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BMX frames are notoriously small and nimble for acrobatics. I was curious if the same frames and the same 20" wheel bikes were ever used for touring.

Obviously the single-gear and the low-seat would need to be changed. I can imagine that adding gears plus a longer seat post can make for quite a comfortable trip - many Bromptons and folding bikes are used for touring. But I cannot find anybody having done this for BMXs.

Reason I am asking is because the smaller wheels and frame might be a good choice for tourers that need to transport the bike on trains, buses or airplanes. BMX frames seem like a good middle-ground between a normal diamond frames (which are heavy and bulky to put on public transport) and the folding bikes (which are weaker - for heavy touring weights - and more expensive).

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  • You should look at the Cannondale Hooligan, it like what you're thinking of, although its not an BMX. – airace3 Sep 3 '20 at 11:16
  • You'd probably need a 2-section telescopic seat post , and you might need to raise the handlebars – Chris H Sep 3 '20 at 11:55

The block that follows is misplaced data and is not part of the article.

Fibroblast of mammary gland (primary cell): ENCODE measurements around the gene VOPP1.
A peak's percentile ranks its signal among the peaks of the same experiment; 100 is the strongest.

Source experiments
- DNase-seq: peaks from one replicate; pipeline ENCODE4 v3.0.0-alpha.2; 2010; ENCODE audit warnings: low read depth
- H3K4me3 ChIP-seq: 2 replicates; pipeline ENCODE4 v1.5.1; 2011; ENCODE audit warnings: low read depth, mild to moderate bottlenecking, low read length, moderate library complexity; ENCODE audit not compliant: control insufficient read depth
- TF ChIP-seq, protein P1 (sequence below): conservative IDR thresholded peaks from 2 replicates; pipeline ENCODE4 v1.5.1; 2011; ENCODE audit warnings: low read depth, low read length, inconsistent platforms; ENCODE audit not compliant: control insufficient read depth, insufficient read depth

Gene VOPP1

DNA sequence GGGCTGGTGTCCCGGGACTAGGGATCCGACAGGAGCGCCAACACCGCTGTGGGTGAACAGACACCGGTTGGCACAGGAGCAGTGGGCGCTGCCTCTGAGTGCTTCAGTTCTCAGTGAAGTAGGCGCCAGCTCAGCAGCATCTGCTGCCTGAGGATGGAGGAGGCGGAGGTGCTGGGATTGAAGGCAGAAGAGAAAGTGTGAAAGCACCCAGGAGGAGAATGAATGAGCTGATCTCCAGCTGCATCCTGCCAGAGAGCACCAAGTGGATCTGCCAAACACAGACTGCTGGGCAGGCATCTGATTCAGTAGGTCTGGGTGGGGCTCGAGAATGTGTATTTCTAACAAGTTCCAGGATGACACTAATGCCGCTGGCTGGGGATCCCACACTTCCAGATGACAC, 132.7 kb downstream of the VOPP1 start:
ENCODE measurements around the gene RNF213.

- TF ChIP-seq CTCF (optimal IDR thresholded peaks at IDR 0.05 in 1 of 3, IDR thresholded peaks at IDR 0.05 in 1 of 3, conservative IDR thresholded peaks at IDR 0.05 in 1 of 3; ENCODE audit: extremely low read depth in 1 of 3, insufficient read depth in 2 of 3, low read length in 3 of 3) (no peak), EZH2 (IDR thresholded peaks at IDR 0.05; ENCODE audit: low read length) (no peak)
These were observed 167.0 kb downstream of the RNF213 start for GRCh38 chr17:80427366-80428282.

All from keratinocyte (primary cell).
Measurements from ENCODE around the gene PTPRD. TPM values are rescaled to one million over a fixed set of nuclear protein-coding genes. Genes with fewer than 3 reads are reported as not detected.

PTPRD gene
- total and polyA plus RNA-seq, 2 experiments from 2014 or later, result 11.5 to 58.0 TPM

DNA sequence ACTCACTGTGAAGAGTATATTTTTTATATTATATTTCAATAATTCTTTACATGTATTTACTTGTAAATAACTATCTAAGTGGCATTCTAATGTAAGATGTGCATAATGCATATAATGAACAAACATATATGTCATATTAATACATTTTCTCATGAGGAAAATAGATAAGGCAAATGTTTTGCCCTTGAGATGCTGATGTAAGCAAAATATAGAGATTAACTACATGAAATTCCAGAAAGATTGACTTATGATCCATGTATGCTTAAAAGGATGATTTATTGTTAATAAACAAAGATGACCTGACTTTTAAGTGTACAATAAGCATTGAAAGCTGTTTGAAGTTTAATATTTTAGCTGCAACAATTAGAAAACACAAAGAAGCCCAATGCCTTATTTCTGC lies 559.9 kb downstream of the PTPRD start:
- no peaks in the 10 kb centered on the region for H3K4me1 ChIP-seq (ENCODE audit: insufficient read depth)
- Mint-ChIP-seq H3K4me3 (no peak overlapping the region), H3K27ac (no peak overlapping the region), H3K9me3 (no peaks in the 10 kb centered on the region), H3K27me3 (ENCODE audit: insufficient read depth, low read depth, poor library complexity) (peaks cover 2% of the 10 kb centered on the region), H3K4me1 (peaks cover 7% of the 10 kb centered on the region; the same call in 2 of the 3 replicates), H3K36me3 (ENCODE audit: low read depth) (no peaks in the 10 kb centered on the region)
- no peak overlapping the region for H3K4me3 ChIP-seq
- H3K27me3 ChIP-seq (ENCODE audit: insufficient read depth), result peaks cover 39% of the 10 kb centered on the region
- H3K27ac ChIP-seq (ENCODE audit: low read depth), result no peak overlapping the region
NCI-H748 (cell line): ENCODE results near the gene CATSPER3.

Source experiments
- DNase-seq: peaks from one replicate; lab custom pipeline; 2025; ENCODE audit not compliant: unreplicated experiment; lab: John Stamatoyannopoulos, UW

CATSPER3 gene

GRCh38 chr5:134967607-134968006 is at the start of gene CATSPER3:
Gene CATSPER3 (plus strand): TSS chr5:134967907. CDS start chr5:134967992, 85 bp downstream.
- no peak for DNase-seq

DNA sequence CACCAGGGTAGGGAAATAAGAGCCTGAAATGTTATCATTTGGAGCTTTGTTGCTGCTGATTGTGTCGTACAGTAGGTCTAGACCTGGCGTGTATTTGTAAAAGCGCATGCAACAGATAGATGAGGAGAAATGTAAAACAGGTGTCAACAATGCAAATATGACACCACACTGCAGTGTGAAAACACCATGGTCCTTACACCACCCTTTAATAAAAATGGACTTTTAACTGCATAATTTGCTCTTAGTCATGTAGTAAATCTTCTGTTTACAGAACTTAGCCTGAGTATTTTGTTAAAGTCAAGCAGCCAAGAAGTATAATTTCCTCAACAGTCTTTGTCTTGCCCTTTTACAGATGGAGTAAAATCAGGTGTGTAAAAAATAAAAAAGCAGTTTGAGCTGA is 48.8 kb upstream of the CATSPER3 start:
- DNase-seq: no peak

• People have toured with unicycles, penny-farthings, folding Bromptons, and many others. It's just a question of what suits you. – Daniel R Hicks Sep 3 '20 at 12:23
  • Looking at the "by bike" category at Crazy Guy on a Bike, I see no tours by BMX listed. There are quite a lot by folding bike – Adam Rice Sep 3 '20 at 13:11
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A good example of using 20" wheels for a serious bicycle is the Moulton.
Although there is nothing of a BMX bike except the 20 inch wheels.

The problem with using a BMX frame is that it is sized very small. This makes it difficult for a rider to find an efficient riding position for long rides.

The points about the smaller wheels benefits in the question are exactly why Alex chose that size wheel for his design.

In the late 1950s, disillusioned with the design of the classic bicycle, Alex Moulton set about creating a new design. He thought the classic diamond frame was inconvenient to mount, difficult to adjust for size and not suitable for both sexes, and that 'Ladies' open frame bicycles without the top tube of the diamond frame were structurally compromised for ease of use. He believed that classic bicycles (especially with small frames and smaller wheels known as 'shopper' bicycles) were uncomfortable to ride without the use of wide, low-pressure tyres which increased rolling resistance. He also thought large wheels made a bicycle slow and cumbersome to store, and did not easily fit emerging societal commuting patterns in the developed world, which often combined more than one form of transport.
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